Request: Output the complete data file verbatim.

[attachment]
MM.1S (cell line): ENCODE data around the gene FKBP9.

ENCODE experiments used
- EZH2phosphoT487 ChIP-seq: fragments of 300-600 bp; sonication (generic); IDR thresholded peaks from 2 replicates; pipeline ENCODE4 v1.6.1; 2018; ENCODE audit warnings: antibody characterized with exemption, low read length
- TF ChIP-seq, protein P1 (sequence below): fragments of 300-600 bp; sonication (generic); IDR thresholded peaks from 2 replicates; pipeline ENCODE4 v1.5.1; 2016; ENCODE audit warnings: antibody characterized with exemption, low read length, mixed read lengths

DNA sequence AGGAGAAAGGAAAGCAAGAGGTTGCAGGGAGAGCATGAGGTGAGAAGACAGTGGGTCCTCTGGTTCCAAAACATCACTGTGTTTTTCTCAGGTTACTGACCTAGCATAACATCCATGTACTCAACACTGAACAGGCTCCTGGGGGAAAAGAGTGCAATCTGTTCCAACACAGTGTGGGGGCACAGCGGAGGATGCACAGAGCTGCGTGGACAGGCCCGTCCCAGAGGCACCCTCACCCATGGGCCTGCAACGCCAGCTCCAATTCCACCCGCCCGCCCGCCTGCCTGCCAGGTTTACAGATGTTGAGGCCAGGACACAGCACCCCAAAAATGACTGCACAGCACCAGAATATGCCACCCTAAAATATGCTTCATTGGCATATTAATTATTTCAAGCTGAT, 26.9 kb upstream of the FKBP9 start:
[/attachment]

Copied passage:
MM.1S (cell line): ENCODE data around the gene FKBP9.

ENCODE experiments used
- EZH2phosphoT487 ChIP-seq: fragments of 300-600 bp; sonication (generic); IDR thresholded peaks from 2 replicates; pipeline ENCODE4 v1.6.1; 2018; ENCODE audit warnings: antibody characterized with exemption, low read length
- TF ChIP-seq, protein P1 (sequence below): fragments of 300-600 bp; sonication (generic); IDR thresholded peaks from 2 replicates; pipeline ENCODE4 v1.5.1; 2016; ENCODE audit warnings: antibody characterized with exemption, low read length, mixed read lengths

DNA sequence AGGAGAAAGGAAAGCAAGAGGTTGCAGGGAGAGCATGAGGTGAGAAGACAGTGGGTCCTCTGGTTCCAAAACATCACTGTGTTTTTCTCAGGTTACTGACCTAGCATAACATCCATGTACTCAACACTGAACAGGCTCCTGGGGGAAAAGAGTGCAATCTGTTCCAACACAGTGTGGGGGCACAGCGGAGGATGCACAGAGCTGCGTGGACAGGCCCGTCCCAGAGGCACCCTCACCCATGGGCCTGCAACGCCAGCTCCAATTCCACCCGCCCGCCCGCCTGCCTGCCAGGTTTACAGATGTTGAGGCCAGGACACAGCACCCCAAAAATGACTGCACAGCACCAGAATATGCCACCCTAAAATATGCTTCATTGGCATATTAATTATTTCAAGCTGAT, 26.9 kb upstream of the FKBP9 start: